Hadoop Map/Reduce
  1. Hadoop Map/Reduce
  2. MAPREDUCE-1608

Allow users to do speculative execution of a task manually

    Details

    • Type: New Feature New Feature
    • Status: Open
    • Priority: Major Major
    • Resolution: Unresolved
    • Affects Version/s: None
    • Fix Version/s: None
    • Component/s: None
    • Labels:
      None

      Description

      Speculative execution improves the latency of the job. Sometimes the job has few very slow reducers. Spending a little more resource on speculative tasks can improve the latency a lot. It will be nice that the users can manually select one task and force the speculative execution on that task just like we can manually kill/fail task.

      The proposal is add link says "speculate" in taskdetails.jsp page where we do "kill/fail".

      Thoughts?

        Activity

        Hide
        Arun C Murthy added a comment -

        I meant 'job-specific', not 'user-specific'.

        Show
        Arun C Murthy added a comment - I meant 'job-specific', not 'user-specific'.
        Hide
        Arun C Murthy added a comment -

        Scott, thanks for bringing that to my attention, I wasn't aware of that. That is a highly dangerous knob - I'll open a jira to make it cluster-specific and not user-specific.

        Show
        Arun C Murthy added a comment - Scott, thanks for bringing that to my attention, I wasn't aware of that. That is a highly dangerous knob - I'll open a jira to make it cluster-specific and not user-specific.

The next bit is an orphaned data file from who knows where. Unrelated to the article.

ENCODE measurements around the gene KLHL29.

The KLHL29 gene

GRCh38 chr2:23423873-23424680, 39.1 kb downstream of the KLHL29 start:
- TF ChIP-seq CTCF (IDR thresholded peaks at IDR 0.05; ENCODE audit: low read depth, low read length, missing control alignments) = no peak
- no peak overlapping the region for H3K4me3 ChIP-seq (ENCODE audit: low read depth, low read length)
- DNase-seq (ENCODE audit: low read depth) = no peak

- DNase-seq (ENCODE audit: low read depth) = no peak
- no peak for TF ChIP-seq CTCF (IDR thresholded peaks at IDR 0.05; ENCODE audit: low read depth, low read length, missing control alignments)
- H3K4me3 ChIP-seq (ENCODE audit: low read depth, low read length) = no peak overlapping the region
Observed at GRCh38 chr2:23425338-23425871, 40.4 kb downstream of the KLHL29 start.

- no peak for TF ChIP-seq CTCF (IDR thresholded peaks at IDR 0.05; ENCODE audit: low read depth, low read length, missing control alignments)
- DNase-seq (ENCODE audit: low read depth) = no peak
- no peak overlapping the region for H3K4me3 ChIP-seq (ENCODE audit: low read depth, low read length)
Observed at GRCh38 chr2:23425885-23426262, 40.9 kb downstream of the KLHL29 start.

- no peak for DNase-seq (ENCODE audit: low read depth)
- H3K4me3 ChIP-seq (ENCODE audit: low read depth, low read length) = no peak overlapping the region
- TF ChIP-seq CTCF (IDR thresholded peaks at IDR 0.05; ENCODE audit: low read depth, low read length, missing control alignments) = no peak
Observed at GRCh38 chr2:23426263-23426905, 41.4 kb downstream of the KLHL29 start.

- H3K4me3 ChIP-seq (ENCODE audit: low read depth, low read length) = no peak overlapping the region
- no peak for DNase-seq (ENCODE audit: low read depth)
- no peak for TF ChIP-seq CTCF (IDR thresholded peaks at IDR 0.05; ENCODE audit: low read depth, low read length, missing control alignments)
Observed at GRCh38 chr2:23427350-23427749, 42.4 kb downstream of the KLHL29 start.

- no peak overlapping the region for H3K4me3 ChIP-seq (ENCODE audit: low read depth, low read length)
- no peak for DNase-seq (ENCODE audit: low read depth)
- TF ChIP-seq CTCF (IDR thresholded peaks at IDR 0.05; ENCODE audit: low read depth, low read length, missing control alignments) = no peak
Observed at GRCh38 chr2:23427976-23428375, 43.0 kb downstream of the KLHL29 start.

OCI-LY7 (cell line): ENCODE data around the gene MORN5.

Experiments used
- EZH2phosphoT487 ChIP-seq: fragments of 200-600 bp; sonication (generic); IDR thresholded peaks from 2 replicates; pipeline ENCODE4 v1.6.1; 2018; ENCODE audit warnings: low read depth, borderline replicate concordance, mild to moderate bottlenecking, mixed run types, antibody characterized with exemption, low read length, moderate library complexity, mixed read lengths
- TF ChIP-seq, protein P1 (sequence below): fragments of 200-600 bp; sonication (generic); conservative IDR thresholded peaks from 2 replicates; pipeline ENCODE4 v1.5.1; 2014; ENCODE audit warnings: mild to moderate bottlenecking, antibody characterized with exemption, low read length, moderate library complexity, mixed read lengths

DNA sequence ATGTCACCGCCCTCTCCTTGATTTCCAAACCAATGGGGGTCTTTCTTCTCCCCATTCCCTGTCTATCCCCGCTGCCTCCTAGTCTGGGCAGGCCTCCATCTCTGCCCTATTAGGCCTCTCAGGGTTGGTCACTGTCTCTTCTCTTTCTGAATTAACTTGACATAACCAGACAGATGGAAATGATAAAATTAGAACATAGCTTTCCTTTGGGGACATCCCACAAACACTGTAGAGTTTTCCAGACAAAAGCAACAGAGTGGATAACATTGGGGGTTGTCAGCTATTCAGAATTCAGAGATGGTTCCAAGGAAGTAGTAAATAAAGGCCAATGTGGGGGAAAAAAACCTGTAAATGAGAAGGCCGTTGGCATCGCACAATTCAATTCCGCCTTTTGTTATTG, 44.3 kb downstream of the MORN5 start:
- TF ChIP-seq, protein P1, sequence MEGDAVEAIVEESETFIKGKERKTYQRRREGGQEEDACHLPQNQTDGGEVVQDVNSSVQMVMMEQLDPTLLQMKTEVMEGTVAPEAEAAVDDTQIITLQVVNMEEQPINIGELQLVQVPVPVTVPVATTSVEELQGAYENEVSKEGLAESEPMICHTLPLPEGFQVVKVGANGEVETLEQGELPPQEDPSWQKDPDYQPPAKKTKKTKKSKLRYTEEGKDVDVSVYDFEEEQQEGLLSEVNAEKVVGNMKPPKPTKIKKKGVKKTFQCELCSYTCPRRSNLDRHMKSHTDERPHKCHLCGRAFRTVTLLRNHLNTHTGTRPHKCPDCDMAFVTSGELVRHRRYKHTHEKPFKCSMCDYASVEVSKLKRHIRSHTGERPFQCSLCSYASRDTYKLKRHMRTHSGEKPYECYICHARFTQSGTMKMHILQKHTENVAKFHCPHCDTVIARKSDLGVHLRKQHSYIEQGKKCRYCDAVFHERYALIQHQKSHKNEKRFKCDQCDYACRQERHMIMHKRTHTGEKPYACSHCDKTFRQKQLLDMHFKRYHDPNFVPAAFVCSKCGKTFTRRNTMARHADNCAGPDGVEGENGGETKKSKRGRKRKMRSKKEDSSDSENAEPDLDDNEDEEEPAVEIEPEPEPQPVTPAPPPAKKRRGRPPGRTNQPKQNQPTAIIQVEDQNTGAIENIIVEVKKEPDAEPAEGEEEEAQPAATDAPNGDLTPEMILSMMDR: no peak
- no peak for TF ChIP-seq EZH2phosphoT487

Hide
        Scott Chen added a comment -

        Hi Arun,

        How do you prevent devious/malicious users from speculating on all their tasks via a simple shell script?

        Currently if a user wants to do that, the user can achieve this by setting

         mapreduce.job.speculative.slowtaskthreshold = 0
        

        This way is even simpler.

        Show
        Scott Chen added a comment - Hi Arun, How do you prevent devious/malicious users from speculating on all their tasks via a simple shell script? Currently if a user wants to do that, the user can achieve this by setting mapreduce.job.speculative.slowtaskthreshold = 0 This way is even simpler.
        Hide
        Hong Tang added a comment -

        How do you prevent devious/malicious users from speculating on all their tasks via a simple shell script?

        This is an orthogonal issue. An easy solution would be to set an upper limit of how many tasks that one can speculate manually, e.g. 1% of total

        {map|reduce}

        tasks.

        Show
        Hong Tang added a comment - How do you prevent devious/malicious users from speculating on all their tasks via a simple shell script? This is an orthogonal issue. An easy solution would be to set an upper limit of how many tasks that one can speculate manually, e.g. 1% of total {map|reduce} tasks.
        Hide
        Arun C Murthy added a comment -

        How do you prevent devious/malicious users from speculating on all their tasks via a simple shell script?

        Show
        Arun C Murthy added a comment - How do you prevent devious/malicious users from speculating on all their tasks via a simple shell script?
        Hide
        Hong Tang added a comment -

        But when there is a manual-speculate-now button, it can override the system-specified speculation heuristics for that task. To go a ste further, the system can actually learn from the user-specified-speculation on how to automatically make the heuristics better, i.e. crowd-sourcing to the rescue!